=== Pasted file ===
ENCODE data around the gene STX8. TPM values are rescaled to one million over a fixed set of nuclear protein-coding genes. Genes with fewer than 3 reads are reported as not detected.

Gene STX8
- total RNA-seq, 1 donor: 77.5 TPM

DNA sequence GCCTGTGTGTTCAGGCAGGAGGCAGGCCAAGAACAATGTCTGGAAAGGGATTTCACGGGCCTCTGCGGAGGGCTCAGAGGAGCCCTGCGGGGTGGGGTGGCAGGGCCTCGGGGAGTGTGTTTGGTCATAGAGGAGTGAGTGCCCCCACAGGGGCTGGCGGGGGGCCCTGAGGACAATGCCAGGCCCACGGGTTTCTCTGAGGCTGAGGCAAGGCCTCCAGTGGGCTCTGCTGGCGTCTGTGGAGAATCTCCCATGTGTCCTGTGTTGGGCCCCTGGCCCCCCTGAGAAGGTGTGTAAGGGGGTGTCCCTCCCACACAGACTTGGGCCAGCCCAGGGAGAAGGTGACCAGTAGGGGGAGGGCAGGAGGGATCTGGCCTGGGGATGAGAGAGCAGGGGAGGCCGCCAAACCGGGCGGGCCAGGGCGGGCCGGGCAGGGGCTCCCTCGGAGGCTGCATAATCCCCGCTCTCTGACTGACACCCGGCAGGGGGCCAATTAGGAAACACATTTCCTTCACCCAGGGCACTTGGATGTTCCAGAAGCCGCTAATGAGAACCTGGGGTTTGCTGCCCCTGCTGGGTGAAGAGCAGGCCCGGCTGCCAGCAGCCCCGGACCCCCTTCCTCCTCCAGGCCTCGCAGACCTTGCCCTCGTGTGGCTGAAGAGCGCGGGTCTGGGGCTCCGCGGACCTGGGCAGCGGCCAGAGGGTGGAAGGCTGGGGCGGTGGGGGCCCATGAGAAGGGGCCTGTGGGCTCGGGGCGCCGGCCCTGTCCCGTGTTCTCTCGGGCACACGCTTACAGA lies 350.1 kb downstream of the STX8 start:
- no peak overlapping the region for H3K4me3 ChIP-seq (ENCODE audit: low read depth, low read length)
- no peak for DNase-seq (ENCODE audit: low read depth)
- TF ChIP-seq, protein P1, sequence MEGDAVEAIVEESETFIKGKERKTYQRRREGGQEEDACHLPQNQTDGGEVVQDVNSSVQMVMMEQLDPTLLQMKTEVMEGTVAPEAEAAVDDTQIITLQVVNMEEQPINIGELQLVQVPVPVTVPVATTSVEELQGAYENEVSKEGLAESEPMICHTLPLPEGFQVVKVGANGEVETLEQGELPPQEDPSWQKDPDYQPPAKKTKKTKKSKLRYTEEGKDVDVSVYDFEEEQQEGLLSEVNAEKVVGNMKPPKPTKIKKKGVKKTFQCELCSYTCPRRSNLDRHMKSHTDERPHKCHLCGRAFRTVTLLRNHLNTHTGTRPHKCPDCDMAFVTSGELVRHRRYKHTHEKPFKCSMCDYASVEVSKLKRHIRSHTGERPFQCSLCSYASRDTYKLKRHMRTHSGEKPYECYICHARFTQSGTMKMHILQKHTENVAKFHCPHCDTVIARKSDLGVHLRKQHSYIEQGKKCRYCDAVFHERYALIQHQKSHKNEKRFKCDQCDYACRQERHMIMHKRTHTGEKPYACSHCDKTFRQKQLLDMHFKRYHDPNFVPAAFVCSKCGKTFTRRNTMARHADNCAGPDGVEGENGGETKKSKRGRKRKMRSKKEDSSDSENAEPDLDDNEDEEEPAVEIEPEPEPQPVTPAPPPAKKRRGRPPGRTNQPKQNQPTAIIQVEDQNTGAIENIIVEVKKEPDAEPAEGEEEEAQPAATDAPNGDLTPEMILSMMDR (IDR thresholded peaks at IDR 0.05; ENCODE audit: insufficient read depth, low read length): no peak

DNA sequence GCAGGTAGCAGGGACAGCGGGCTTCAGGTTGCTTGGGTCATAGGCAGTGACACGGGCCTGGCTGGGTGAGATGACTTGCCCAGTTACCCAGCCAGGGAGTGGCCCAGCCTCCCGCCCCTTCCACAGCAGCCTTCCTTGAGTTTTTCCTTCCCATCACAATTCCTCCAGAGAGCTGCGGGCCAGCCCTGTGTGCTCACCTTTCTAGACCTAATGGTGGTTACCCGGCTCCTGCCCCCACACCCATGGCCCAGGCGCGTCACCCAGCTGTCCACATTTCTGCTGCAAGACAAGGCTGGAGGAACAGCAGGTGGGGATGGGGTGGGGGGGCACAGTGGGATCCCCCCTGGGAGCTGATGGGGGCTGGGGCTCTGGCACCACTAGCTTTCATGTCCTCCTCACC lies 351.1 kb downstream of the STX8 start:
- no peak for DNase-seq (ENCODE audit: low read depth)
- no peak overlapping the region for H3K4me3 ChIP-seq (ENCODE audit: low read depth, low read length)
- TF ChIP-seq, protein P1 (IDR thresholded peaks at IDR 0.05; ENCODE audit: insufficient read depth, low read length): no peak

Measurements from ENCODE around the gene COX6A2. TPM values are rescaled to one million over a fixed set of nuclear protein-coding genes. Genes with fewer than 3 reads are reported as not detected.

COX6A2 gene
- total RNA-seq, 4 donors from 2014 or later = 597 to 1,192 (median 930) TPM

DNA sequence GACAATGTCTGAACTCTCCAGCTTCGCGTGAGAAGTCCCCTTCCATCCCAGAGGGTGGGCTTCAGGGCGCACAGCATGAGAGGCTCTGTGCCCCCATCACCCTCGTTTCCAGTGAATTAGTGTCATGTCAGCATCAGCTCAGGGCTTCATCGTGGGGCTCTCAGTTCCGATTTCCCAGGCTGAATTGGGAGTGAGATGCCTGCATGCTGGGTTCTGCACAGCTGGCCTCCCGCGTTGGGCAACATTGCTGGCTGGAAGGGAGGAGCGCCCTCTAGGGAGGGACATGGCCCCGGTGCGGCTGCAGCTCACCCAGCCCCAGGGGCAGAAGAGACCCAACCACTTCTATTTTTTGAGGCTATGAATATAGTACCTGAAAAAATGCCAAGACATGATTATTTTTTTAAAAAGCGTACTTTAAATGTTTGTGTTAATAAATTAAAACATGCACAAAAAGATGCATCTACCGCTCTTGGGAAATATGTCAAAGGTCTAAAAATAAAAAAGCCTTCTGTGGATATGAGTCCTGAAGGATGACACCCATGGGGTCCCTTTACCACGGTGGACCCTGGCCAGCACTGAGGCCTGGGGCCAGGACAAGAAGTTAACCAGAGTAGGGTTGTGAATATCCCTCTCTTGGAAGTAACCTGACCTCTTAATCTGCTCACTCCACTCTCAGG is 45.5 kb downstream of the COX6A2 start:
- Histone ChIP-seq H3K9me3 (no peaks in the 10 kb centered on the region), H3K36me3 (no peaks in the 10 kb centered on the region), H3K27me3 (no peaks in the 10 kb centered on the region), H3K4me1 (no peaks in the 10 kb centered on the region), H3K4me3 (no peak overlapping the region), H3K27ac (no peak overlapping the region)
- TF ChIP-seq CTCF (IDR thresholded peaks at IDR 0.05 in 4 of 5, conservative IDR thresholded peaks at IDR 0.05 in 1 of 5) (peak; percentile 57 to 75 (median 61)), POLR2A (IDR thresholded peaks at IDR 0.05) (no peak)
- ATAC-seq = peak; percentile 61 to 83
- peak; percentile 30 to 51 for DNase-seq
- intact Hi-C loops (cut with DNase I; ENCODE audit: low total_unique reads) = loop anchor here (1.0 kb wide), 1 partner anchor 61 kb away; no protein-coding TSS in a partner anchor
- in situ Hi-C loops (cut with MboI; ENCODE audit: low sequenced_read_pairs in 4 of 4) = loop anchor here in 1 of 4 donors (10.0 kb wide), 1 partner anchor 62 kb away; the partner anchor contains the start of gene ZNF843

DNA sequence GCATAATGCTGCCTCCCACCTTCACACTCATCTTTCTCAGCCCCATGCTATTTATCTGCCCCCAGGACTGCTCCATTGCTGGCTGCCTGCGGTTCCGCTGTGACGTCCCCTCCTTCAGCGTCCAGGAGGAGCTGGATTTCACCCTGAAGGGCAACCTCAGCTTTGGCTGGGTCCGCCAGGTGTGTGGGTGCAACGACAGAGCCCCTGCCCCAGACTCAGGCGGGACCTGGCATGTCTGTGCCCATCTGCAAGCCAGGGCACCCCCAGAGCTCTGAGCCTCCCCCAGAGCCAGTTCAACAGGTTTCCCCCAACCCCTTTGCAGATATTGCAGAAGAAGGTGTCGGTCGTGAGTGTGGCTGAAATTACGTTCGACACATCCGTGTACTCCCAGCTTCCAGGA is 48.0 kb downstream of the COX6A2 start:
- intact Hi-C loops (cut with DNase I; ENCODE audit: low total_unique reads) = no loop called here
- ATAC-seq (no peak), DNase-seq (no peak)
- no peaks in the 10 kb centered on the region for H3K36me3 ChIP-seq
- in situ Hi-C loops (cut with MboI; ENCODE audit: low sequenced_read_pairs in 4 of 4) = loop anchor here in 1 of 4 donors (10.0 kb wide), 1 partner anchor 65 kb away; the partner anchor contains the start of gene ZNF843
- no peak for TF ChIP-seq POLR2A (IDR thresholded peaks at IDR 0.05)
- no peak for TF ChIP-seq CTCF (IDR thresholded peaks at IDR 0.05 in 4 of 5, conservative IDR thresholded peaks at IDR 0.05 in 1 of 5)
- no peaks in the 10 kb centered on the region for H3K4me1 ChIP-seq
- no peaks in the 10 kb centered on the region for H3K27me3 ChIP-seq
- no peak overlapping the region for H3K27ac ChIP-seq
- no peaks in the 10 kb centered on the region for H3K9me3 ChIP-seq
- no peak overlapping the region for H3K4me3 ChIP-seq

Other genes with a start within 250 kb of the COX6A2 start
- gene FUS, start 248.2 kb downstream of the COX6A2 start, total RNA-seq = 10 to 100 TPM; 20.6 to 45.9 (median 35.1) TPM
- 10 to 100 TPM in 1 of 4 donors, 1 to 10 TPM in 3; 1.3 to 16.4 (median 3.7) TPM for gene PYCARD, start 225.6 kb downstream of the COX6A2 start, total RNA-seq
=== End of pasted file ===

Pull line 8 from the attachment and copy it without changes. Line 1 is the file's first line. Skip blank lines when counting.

DNA sequence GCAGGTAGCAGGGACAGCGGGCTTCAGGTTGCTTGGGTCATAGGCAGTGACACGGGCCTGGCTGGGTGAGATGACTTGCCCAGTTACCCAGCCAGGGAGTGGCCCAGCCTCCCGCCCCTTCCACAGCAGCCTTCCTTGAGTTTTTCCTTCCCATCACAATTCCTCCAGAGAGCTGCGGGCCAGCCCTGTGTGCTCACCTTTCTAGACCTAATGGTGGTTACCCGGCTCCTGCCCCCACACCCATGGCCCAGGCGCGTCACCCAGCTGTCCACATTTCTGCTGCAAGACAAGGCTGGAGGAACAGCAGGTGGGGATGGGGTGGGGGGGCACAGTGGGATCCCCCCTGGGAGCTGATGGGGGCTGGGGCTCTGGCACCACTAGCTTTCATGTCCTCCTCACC lies 351.1 kb downstream of the STX8 start: